Another membrane component of the corn cell in the seed embryo is the chloroplast. A few billion years ago, a bacterium species had an inner membrane layer that could capture energy from light while releasing oxygen. We know these organisms as blue green algae but their single circular chromosome and membrane structure classifies them as Prokaryotes instead of a Eukaryote, like the nucleus-containing algae. Perhaps a billion years ago, these photosynthesis- producing single-celled organisms gained a symbiotic relationship in other single cell organisms and, with that event, the algae and the rest of the plant kingdom had begun. Chloroplasts have their own bacteria-like chromosome, with its own DNA, and are filled with membranes in which photosynthesis occurs.
Having their own DNA, RNA and ribosomes, chloroplasts function as an independent organism in that they can divide and produce proteins, but their symbiotic relationship with the cell still depends greatly on proteins and lipids from the host cell. The single chromosome of chloroplasts has only about 100 genes as the nuclear genes of the host supply much (95%?) of the protein for their function. Chloroplast DNA can have mutants but this is uncommon.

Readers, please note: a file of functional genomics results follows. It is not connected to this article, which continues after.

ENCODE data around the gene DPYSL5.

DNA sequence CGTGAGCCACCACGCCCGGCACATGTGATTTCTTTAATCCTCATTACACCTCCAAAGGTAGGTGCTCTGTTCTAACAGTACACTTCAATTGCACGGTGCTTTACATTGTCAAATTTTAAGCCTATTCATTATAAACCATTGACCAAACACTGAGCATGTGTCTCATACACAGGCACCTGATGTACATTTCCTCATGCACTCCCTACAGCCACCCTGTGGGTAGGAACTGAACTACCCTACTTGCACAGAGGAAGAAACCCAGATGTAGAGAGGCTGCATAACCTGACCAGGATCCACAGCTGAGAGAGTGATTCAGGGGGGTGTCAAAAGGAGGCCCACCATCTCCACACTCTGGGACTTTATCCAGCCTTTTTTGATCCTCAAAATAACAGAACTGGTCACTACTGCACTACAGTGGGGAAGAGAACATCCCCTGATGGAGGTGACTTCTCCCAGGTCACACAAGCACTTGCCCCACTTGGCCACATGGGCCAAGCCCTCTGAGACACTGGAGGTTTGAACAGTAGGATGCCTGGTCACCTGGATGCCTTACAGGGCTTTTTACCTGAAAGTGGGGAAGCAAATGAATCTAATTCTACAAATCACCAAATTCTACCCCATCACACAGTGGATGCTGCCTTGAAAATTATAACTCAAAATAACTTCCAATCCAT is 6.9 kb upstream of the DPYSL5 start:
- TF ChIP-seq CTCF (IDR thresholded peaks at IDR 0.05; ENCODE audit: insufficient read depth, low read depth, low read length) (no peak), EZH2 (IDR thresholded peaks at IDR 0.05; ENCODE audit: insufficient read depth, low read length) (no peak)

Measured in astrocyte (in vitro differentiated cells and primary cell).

Chloroplasts, like mitochondria, are transmitted to the new embryo only through the female parent of seed. Protoplastids in the egg cell and, later in the developing seed, can multiply but do not produce pigments or become photosynthetically active until exposed to light in leaf tissue after germination. Plastids in cells destined to become part of non-photosynthetic tissue such as kernel endosperm, stem and root parenchyma cells generally become starch storing components of cells. Membranes structure and function of plastids are essential to the life of the corn seed.
About Corn Journal
The purpose of this blog is to share perspectives of the biology of corn, its seed and diseases in a mix of technical and not so technical terms with all who are interested in this major crop. With more technical references to any of the topics easily available on the web with a search of key words, the blog will rarely cite references but will attempt to be accurate. Comments are welcome but will be screened before publishing. Comments and questions directed to the author by emails are encouraged.